If you have an active fireplace, you need a chimney cap. This has to do primarily with fire safety.
Chimney caps keep the sparks in your fireplace from escaping and catching your roof on fire. And it also keeps pests like snakes, bats, rats, raccoons, and chimney swifts from seeking refuge in your warm house.
In today’s post, I’m going to tell you everything you need to know about chimney caps.
From the pros and cons to common accessories, to even how to hire a chimney company to come out and install one for you. We’ve got you covered!
Keep out Pests
Have you ever heard of a chimney swift?
They are tiny birds, often referred to as “flying cigars” that like to burrow into chimneys when it gets warm outside. They burrow in your chimney to raise their babies.
Depending on the size of your chimney, you could have more than a THOUSAND swifts at a time. Unfortunately, chimney swifts are federally protected by the Migratory Bird Conservation Act. So no one can bother the birds or the nests until they decide to leave.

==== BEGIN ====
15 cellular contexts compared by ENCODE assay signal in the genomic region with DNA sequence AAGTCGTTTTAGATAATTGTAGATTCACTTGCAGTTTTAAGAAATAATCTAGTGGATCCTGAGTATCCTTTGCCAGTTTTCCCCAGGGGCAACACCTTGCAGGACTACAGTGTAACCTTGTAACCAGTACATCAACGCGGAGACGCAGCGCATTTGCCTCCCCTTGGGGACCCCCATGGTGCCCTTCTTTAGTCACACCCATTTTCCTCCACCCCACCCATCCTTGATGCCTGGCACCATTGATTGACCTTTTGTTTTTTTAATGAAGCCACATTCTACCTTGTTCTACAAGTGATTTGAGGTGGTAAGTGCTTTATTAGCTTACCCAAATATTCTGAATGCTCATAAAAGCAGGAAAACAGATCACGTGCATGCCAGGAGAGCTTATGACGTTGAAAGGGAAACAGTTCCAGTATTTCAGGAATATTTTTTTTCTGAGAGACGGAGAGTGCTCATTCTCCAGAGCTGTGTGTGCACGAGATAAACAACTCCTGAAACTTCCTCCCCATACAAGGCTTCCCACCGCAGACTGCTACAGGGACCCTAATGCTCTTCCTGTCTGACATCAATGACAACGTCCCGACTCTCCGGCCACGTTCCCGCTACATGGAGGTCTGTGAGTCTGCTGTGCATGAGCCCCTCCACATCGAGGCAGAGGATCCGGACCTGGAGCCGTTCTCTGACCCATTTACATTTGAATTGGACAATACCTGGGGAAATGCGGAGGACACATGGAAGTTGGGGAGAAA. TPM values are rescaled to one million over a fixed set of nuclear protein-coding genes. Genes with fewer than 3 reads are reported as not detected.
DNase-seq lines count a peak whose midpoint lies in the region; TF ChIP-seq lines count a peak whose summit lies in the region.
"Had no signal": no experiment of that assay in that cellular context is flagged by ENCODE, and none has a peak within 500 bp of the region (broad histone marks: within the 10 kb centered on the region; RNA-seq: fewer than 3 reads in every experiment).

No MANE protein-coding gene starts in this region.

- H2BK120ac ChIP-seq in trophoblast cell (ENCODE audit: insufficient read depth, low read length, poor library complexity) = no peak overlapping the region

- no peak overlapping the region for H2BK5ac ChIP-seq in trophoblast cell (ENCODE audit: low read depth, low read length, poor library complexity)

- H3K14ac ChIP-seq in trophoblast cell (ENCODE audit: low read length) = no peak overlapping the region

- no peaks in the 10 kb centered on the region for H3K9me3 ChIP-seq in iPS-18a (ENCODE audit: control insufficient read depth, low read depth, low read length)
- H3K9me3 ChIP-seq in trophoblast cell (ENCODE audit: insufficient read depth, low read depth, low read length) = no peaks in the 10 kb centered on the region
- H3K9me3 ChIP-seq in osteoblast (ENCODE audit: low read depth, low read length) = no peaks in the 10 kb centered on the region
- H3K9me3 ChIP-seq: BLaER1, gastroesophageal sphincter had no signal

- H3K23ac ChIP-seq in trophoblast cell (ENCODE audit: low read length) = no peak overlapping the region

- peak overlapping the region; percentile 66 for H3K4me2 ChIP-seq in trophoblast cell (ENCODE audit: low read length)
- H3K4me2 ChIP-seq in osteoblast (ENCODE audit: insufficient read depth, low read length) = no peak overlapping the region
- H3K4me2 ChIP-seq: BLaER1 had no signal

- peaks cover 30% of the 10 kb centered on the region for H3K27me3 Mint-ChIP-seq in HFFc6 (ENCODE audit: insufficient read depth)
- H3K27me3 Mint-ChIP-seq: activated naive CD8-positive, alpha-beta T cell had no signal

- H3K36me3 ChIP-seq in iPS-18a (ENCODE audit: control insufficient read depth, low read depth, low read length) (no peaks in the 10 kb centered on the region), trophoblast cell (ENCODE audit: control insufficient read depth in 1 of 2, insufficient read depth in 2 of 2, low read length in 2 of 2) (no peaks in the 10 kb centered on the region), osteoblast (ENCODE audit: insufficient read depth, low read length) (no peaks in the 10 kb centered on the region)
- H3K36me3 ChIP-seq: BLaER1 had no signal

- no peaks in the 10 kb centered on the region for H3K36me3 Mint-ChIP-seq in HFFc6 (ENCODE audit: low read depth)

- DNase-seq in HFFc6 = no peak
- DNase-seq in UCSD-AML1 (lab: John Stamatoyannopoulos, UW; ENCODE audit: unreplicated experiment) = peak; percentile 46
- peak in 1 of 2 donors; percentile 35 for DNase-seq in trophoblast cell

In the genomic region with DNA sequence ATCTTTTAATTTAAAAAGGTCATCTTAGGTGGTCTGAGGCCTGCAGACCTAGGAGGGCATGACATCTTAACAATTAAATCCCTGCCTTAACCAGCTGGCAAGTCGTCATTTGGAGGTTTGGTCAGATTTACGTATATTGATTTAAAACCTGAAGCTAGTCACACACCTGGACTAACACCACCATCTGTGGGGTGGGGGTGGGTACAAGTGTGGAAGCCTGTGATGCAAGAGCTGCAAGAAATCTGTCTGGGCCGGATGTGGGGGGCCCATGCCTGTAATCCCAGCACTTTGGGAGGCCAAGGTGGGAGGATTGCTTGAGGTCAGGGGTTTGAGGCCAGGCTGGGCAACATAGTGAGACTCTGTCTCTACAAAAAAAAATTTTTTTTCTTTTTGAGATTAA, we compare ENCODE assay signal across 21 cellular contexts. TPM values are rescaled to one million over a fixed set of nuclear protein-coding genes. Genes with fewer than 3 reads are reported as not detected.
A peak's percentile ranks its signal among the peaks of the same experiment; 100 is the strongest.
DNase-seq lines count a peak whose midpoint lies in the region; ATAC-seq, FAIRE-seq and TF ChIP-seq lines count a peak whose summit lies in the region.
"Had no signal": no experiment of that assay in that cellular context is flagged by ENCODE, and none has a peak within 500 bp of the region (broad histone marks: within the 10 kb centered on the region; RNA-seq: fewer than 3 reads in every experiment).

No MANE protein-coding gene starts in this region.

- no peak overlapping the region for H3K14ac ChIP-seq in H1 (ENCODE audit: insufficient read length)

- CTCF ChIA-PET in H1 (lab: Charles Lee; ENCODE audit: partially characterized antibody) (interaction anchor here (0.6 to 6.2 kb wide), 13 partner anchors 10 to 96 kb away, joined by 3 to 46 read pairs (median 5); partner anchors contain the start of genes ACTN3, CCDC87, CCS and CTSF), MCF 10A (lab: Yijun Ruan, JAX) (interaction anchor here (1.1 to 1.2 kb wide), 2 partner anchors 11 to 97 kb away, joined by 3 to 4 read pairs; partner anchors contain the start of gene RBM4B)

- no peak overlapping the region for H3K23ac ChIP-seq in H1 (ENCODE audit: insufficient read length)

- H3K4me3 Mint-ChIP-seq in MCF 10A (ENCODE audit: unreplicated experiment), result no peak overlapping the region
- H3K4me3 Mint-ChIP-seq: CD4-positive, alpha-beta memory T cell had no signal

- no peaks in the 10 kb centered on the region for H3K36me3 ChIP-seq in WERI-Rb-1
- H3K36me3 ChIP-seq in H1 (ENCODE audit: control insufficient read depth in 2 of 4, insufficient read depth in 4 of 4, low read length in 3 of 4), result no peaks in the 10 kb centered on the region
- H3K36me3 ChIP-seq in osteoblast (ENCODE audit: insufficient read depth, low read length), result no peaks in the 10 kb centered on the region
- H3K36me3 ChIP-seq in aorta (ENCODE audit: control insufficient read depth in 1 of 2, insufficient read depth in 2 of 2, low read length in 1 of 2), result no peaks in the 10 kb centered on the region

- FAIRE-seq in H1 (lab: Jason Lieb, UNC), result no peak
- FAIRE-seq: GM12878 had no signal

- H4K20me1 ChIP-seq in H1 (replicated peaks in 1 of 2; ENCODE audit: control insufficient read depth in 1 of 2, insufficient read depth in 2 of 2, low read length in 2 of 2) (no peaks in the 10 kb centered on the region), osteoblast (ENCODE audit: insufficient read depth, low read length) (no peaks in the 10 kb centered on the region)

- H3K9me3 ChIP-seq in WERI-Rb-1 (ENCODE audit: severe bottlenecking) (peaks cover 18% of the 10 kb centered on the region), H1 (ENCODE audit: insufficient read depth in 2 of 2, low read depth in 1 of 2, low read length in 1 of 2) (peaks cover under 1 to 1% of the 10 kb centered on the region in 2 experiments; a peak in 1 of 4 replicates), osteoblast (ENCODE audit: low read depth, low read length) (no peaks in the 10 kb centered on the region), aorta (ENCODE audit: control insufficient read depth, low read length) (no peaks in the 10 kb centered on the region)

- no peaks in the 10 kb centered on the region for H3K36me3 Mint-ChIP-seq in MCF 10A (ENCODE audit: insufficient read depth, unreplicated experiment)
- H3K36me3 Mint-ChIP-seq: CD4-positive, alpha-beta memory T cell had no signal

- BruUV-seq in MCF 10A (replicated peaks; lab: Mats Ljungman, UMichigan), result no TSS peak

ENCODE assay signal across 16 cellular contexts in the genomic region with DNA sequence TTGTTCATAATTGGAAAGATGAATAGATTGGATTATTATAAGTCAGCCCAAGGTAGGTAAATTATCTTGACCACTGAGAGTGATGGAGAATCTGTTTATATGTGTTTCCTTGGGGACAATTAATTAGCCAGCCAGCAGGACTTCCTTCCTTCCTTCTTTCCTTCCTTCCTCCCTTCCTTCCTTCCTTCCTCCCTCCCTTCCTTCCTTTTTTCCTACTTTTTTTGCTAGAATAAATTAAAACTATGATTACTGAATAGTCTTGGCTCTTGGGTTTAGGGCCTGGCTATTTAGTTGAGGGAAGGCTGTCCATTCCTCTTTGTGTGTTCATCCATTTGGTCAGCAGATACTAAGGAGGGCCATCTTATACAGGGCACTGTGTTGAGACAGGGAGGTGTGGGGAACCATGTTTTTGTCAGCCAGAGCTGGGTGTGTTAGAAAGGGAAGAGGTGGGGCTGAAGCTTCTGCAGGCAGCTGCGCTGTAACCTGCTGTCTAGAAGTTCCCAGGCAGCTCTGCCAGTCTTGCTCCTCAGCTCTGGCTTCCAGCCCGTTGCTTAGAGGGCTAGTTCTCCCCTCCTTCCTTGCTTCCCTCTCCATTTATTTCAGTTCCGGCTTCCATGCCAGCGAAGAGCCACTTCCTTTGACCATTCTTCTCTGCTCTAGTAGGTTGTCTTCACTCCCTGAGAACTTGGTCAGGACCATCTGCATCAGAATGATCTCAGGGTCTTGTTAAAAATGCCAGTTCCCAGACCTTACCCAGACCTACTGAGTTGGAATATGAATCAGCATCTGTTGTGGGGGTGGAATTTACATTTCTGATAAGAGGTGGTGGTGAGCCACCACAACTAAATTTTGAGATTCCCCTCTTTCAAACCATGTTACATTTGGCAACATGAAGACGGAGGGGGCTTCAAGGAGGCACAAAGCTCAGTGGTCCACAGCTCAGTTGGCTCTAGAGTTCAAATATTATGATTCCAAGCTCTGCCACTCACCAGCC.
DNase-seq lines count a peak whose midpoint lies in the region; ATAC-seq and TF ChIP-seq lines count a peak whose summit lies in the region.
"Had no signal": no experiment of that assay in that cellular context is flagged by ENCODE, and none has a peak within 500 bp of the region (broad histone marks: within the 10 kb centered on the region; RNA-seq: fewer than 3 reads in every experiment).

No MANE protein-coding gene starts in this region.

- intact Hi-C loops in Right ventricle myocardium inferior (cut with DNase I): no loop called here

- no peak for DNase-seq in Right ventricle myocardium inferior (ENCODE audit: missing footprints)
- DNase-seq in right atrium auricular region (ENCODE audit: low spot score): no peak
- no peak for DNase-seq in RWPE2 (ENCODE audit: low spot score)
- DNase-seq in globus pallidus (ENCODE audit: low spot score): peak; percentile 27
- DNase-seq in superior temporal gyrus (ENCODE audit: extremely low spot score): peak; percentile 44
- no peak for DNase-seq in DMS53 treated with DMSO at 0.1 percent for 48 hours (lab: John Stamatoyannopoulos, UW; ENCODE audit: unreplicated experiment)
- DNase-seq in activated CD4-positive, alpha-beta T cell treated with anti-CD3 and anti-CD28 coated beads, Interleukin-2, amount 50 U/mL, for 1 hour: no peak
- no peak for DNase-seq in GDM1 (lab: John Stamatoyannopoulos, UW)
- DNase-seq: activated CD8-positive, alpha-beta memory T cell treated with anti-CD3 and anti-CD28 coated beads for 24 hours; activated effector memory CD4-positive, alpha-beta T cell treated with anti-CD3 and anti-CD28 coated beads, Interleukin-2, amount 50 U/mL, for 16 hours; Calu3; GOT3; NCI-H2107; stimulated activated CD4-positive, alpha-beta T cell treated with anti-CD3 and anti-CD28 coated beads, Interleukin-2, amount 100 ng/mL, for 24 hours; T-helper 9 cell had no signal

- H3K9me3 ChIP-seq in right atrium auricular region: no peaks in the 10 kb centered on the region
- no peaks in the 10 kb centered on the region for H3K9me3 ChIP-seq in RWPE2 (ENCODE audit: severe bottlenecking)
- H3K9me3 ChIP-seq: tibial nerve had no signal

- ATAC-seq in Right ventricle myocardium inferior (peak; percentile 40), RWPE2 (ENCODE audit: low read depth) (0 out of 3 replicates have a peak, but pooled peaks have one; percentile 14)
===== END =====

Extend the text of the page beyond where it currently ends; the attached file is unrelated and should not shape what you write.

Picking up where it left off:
Birds are only part of the problem. Think about the diseases from raccoons, rats, possums, etc.
Luckily a cap is really all you need to help make it nearly impossible for them to move in.
Keep out Rain
One of the best reasons to have a chimney cap is to keep moisture out of your house.
It rains a lot. Without a chimney cap, you can easily have rainwater coming into your chimney every time it rains.
Water in your chimney is public enemy #1.
I’ve mentioned this in several other posts, but chimney issues follow the domino effect. When one problem happens, it leads to a lot of other issues.
And a lot of times it all points back to water inside the chimney.
Keeping a cap is something you can do that will help keep your chimney from succumbing to even larger problems caused by water.
Keep out Debris